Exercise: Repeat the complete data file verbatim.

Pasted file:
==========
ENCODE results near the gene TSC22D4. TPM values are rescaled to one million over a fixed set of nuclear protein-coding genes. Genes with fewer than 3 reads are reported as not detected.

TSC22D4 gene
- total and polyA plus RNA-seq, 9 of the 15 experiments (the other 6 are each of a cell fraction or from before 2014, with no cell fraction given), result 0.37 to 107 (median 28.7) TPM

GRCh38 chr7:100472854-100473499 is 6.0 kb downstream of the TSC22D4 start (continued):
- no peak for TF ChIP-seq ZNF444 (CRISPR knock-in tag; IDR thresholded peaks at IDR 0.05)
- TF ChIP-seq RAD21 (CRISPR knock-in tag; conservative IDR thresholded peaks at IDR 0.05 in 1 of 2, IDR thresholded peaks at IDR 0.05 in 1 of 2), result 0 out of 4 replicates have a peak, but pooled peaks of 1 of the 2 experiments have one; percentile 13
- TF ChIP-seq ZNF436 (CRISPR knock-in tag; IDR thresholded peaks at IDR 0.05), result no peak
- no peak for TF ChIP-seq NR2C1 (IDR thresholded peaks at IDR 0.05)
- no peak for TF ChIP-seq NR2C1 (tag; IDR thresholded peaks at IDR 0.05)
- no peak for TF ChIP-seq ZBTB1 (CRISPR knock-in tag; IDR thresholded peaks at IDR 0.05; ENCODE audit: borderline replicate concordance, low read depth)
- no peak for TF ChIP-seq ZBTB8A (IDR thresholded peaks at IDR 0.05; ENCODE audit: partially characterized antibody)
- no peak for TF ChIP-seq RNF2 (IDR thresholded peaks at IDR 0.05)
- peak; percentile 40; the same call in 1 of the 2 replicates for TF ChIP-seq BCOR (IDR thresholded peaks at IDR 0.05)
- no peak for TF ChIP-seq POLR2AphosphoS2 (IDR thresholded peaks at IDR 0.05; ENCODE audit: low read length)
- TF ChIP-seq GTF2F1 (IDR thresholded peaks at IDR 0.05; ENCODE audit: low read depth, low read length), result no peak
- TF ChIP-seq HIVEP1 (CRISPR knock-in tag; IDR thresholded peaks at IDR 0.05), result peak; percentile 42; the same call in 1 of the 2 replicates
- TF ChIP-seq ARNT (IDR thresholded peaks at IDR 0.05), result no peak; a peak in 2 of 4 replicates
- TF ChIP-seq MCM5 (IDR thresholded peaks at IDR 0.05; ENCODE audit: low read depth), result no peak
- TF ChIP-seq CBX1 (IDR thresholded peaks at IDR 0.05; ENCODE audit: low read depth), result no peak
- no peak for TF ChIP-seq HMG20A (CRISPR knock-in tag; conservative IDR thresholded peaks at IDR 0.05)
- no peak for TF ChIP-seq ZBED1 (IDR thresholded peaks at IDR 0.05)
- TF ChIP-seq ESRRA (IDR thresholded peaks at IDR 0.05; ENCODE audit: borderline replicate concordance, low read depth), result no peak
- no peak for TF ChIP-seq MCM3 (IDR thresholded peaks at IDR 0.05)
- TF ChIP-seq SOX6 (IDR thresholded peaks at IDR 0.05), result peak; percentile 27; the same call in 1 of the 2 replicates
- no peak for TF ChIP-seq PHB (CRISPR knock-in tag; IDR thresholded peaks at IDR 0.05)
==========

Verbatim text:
ENCODE results near the gene TSC22D4. TPM values are rescaled to one million over a fixed set of nuclear protein-coding genes. Genes with fewer than 3 reads are reported as not detected.

TSC22D4 gene
- total and polyA plus RNA-seq, 9 of the 15 experiments (the other 6 are each of a cell fraction or from before 2014, with no cell fraction given), result 0.37 to 107 (median 28.7) TPM

GRCh38 chr7:100472854-100473499 is 6.0 kb downstream of the TSC22D4 start (continued):
- no peak for TF ChIP-seq ZNF444 (CRISPR knock-in tag; IDR thresholded peaks at IDR 0.05)
- TF ChIP-seq RAD21 (CRISPR knock-in tag; conservative IDR thresholded peaks at IDR 0.05 in 1 of 2, IDR thresholded peaks at IDR 0.05 in 1 of 2), result 0 out of 4 replicates have a peak, but pooled peaks of 1 of the 2 experiments have one; percentile 13
- TF ChIP-seq ZNF436 (CRISPR knock-in tag; IDR thresholded peaks at IDR 0.05), result no peak
- no peak for TF ChIP-seq NR2C1 (IDR thresholded peaks at IDR 0.05)
- no peak for TF ChIP-seq NR2C1 (tag; IDR thresholded peaks at IDR 0.05)
- no peak for TF ChIP-seq ZBTB1 (CRISPR knock-in tag; IDR thresholded peaks at IDR 0.05; ENCODE audit: borderline replicate concordance, low read depth)
- no peak for TF ChIP-seq ZBTB8A (IDR thresholded peaks at IDR 0.05; ENCODE audit: partially characterized antibody)
- no peak for TF ChIP-seq RNF2 (IDR thresholded peaks at IDR 0.05)
- peak; percentile 40; the same call in 1 of the 2 replicates for TF ChIP-seq BCOR (IDR thresholded peaks at IDR 0.05)
- no peak for TF ChIP-seq POLR2AphosphoS2 (IDR thresholded peaks at IDR 0.05; ENCODE audit: low read length)
- TF ChIP-seq GTF2F1 (IDR thresholded peaks at IDR 0.05; ENCODE audit: low read depth, low read length), result no peak
- TF ChIP-seq HIVEP1 (CRISPR knock-in tag; IDR thresholded peaks at IDR 0.05), result peak; percentile 42; the same call in 1 of the 2 replicates
- TF ChIP-seq ARNT (IDR thresholded peaks at IDR 0.05), result no peak; a peak in 2 of 4 replicates
- TF ChIP-seq MCM5 (IDR thresholded peaks at IDR 0.05; ENCODE audit: low read depth), result no peak
- TF ChIP-seq CBX1 (IDR thresholded peaks at IDR 0.05; ENCODE audit: low read depth), result no peak
- no peak for TF ChIP-seq HMG20A (CRISPR knock-in tag; conservative IDR thresholded peaks at IDR 0.05)
- no peak for TF ChIP-seq ZBED1 (IDR thresholded peaks at IDR 0.05)
- TF ChIP-seq ESRRA (IDR thresholded peaks at IDR 0.05; ENCODE audit: borderline replicate concordance, low read depth), result no peak
- no peak for TF ChIP-seq MCM3 (IDR thresholded peaks at IDR 0.05)
- TF ChIP-seq SOX6 (IDR thresholded peaks at IDR 0.05), result peak; percentile 27; the same call in 1 of the 2 replicates
- no peak for TF ChIP-seq PHB (CRISPR knock-in tag; IDR thresholded peaks at IDR 0.05)